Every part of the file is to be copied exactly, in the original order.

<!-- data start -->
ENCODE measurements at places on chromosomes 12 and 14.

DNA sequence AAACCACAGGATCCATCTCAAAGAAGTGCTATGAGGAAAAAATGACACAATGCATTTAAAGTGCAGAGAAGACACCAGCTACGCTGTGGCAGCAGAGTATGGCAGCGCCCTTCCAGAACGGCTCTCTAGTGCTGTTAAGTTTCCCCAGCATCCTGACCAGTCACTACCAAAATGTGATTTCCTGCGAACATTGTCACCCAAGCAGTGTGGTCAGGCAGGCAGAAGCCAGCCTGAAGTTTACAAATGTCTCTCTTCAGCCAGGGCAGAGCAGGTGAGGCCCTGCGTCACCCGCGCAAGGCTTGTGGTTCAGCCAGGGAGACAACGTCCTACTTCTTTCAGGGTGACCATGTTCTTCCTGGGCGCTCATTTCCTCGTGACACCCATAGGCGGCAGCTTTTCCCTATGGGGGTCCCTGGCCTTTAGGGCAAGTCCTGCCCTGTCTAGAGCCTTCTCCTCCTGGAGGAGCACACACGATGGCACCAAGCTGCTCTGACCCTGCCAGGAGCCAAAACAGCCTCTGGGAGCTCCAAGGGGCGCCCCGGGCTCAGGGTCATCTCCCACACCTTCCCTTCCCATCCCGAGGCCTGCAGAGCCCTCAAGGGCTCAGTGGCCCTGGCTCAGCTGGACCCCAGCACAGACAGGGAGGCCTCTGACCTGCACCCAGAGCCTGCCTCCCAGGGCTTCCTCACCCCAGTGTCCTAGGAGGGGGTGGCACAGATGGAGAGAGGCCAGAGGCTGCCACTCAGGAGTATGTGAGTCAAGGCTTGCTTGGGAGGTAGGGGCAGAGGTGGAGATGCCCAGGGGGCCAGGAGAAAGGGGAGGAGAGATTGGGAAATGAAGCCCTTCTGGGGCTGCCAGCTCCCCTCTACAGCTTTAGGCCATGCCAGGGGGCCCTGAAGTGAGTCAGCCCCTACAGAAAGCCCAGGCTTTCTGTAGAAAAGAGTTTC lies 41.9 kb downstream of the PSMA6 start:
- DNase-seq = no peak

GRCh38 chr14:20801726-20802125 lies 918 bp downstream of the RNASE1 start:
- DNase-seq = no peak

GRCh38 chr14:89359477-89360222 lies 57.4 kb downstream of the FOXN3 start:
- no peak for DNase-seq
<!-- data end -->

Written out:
ENCODE measurements at places on chromosomes 12 and 14.

DNA sequence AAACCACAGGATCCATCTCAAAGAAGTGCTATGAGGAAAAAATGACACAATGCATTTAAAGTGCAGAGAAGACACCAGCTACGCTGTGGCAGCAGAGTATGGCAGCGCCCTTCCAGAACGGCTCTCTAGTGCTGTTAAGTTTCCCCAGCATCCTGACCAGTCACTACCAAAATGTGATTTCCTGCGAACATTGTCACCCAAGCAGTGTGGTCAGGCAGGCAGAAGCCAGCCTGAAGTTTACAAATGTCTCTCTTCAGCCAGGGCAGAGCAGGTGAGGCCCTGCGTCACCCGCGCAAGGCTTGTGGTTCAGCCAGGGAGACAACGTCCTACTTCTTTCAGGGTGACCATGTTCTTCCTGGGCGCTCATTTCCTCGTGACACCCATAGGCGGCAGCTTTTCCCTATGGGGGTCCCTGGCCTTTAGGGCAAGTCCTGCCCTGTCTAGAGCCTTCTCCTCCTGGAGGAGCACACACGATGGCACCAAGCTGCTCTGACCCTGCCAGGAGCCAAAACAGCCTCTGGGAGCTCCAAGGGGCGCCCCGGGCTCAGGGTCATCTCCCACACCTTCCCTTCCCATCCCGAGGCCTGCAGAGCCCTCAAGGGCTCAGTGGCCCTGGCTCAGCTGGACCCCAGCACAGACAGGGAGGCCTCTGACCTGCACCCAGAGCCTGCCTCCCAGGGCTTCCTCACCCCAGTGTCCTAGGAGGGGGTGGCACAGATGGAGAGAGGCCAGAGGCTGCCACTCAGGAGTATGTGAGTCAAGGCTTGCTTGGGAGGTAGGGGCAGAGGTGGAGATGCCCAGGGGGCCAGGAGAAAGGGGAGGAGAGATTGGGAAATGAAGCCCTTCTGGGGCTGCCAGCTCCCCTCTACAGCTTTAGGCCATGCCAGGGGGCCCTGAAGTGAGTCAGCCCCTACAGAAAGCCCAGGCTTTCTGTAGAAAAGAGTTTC lies 41.9 kb downstream of the PSMA6 start:
- DNase-seq = no peak

GRCh38 chr14:20801726-20802125 lies 918 bp downstream of the RNASE1 start:
- DNase-seq = no peak

GRCh38 chr14:89359477-89360222 lies 57.4 kb downstream of the FOXN3 start:
- no peak for DNase-seq